Rafael Lozano-Hemmer’s technologically advanced installations are unusual in their ability to arouse curiosity and to quickly transport viewers into their field of engagement. For this exhibition—the U.S. debut of the piece Frequency and Volume, Relational Architecture 9 (2003)—the artist made it possible for visitors to physically interact with radio frequencies. This participatory work is a continuation of his “Relational Architecture” series, begun in 1997, which explores the relationships between architecture, cities, the body and technology, and expresses his desire to amplify human gestures to transform people’s experiences of public spaces.
Upon entering the first room of Frequency and Volume, viewers encountered radio equipment whose function was not initially clear. Once in the main gallery, they found their shadows cast onto a gallery wall by a row of projectors, and here the fun began. A computerized tracking system, designed by Lozano-Hemmer with a computer programmer, enabled the shadows to scan radio waves between 150 kHz and 1.5 GHz transmitted by the anteroom equipment and a sculptural antenna tower installed on an adjoining terrace.
As participants moved through the space, the volume and frequency of the radio waves changed in response to the size and position of the shadows. The aural experience was somewhat magical, as the collage of sounds ranged from AM talk shows and jazz radio to traffic control and satellite transmissions. The effect oddly evoked Christian Marclay’s Video Quartet (2002).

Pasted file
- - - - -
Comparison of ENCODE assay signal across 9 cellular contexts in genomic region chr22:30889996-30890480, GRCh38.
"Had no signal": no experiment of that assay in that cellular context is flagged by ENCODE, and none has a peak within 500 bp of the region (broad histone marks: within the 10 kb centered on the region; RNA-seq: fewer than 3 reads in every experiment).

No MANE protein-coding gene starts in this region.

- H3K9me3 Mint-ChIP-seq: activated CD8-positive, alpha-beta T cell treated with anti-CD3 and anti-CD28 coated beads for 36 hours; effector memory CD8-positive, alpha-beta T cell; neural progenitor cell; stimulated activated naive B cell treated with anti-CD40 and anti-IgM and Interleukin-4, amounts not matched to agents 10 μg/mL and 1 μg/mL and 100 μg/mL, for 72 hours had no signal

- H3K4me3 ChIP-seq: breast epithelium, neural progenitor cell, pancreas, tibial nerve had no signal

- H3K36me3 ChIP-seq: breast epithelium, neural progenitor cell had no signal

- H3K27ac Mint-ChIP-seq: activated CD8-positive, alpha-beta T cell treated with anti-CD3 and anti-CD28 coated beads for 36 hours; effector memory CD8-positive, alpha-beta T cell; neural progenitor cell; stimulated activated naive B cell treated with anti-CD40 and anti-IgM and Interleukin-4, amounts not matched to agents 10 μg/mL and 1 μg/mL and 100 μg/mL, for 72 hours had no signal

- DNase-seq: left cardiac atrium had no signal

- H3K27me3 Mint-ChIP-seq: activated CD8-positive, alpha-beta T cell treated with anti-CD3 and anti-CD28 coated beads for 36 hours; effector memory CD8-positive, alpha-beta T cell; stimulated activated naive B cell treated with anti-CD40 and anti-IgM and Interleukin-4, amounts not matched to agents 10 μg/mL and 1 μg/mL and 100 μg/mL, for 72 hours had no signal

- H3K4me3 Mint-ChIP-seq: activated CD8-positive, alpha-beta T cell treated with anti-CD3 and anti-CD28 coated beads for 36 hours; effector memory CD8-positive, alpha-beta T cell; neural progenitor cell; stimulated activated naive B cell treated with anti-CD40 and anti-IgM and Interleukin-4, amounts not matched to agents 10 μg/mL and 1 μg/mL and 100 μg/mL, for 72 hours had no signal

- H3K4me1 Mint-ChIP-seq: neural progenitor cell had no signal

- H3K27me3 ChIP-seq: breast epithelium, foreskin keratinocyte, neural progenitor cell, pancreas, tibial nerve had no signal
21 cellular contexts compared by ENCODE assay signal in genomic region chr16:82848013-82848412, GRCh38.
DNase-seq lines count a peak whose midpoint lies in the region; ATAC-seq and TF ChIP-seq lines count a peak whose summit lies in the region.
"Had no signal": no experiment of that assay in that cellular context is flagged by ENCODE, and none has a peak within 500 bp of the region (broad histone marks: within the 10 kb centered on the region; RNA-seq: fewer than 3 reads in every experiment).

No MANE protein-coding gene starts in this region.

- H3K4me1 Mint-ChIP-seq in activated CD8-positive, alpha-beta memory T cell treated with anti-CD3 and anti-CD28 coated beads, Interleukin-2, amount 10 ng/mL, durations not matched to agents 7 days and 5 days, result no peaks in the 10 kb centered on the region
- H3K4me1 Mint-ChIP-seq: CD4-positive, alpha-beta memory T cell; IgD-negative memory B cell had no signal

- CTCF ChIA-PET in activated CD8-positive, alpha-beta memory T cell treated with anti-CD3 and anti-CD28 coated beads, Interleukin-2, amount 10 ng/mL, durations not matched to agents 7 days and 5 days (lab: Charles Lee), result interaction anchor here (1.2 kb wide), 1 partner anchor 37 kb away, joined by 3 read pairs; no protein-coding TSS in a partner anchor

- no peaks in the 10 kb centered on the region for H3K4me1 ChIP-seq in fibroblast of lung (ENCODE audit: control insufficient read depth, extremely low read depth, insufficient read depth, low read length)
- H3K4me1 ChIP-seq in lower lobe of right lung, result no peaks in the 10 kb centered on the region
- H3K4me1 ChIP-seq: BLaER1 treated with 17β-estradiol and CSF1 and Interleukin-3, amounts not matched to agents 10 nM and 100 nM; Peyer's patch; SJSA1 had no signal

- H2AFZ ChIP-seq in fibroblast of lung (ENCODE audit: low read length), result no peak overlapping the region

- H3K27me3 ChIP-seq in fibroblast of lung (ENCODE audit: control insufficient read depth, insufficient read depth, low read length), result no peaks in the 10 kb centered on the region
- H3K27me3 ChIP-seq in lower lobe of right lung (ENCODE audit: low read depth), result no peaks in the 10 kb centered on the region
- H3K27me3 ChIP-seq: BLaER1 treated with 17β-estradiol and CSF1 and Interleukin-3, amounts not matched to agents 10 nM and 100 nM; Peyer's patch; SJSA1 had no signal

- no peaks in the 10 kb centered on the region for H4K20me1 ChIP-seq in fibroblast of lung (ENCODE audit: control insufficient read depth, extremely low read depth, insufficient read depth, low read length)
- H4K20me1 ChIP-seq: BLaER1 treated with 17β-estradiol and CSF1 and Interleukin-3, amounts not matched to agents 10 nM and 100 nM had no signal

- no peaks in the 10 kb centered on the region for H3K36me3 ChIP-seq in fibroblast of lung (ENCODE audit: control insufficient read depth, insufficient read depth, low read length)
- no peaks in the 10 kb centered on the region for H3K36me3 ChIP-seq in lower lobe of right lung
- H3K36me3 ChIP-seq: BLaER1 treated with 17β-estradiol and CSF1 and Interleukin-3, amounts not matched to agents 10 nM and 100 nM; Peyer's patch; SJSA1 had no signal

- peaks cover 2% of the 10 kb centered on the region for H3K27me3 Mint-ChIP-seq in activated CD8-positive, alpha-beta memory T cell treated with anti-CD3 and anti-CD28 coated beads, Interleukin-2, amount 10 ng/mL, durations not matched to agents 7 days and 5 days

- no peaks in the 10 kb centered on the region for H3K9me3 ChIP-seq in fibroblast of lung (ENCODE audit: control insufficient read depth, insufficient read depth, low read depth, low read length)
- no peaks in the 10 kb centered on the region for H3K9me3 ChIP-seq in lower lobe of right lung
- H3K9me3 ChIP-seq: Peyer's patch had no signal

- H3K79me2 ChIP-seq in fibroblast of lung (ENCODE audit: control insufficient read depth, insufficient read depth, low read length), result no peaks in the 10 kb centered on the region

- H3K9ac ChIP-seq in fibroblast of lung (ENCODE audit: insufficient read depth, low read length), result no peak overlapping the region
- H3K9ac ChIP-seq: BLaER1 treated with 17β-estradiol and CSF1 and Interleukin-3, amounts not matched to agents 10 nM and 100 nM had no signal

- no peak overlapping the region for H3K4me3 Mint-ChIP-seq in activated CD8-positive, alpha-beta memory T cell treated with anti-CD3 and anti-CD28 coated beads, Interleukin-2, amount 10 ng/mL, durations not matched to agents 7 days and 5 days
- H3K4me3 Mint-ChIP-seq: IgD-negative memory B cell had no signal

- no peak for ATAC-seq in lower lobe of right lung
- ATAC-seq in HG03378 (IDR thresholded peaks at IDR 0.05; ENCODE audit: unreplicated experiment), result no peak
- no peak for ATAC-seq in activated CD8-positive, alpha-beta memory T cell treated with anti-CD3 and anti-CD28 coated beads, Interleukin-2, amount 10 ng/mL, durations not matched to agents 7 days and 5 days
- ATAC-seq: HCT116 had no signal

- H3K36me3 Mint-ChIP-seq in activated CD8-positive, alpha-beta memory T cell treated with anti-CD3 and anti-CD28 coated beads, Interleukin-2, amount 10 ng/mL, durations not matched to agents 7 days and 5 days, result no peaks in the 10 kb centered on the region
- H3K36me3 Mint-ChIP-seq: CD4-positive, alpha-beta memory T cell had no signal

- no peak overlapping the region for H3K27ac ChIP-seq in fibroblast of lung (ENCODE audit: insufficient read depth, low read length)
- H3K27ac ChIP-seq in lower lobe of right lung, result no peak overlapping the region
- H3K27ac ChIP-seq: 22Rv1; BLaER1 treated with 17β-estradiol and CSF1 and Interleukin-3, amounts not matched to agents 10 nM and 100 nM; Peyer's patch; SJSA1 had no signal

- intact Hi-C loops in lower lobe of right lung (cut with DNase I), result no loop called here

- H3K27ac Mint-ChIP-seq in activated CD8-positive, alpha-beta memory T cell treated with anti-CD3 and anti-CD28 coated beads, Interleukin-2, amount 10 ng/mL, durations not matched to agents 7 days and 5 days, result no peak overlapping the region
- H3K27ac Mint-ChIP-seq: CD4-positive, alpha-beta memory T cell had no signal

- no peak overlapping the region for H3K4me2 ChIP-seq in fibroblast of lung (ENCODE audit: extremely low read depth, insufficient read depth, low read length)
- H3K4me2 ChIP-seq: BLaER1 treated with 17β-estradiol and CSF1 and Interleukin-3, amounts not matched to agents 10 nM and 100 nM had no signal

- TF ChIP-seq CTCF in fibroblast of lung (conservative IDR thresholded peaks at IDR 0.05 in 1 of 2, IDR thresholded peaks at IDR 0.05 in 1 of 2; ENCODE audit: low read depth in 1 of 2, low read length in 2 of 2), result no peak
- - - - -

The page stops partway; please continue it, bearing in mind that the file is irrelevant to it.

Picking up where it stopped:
Lozano-Hemmer’s installation Homographies (2006) was concurrently on view at SFMOMA in the group exhibition “Field Conditions.” In a blindingly bright, stripped-down room with a charcoal-and-white-tiled floor (Tauba Auerbach’s contribution to the show), visitors quickly noticed that the 52 overhead fluorescent tubes changed angles in relation to their movements. This prompted the desire to test the responsiveness of the lights and created a play space of sorts. However, since Lozano-Hemmer again used a custom-designed tracking system to detect visitors’ presence and position, ominous overtones of surveillance also came to mind.
The motion sensors Lozano-Hemmer employs have an underlying political agenda. Born in Mexico City in 1967, the artist developed Frequency and Volume at a time when the Mexican government was shutting down pirate radio stations in indigenous communities in the states of Chiapas and Guerrero. This history raises questions about community, artistic censorship and access to information. By making us aware of the transmission of radio waves through direct engagement with our bodies, Lozano-Hemmer powerfully suggests that the politics of public communication are inherently personal.
Photo: View of Rafael Lozano-Hemmer’s installation Frequency and Volume, Relational Architecture 9, 2003, mixed mediums; at SFMOMA.